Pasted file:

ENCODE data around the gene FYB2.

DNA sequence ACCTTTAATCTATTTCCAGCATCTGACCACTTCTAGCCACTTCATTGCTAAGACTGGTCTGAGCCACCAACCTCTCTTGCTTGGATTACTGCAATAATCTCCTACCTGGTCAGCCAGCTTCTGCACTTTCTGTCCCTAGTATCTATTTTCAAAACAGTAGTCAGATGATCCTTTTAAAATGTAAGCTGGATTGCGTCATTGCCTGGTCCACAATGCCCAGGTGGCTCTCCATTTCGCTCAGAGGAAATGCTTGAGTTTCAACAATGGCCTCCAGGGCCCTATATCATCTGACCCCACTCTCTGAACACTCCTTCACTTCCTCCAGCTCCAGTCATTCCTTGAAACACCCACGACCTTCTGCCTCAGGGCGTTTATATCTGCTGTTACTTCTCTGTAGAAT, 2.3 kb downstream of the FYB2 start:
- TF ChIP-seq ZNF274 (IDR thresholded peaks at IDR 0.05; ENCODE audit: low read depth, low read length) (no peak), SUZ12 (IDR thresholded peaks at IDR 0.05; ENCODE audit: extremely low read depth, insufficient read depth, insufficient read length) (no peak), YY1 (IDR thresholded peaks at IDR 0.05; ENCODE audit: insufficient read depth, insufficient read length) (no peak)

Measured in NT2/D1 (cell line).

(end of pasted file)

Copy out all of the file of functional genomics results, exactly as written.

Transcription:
ENCODE data around the gene FYB2.

DNA sequence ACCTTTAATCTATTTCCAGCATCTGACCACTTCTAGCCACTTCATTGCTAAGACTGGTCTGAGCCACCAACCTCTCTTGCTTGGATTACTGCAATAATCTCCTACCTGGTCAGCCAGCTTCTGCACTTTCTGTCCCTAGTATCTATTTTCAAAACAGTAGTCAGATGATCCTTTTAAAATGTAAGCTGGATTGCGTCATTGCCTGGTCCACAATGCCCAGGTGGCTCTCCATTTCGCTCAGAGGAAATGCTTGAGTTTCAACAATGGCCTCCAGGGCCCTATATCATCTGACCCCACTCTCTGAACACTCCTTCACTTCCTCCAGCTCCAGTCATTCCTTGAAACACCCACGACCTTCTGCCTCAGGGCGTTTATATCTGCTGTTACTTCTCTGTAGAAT, 2.3 kb downstream of the FYB2 start:
- TF ChIP-seq ZNF274 (IDR thresholded peaks at IDR 0.05; ENCODE audit: low read depth, low read length) (no peak), SUZ12 (IDR thresholded peaks at IDR 0.05; ENCODE audit: extremely low read depth, insufficient read depth, insufficient read length) (no peak), YY1 (IDR thresholded peaks at IDR 0.05; ENCODE audit: insufficient read depth, insufficient read length) (no peak)

Measured in NT2/D1 (cell line).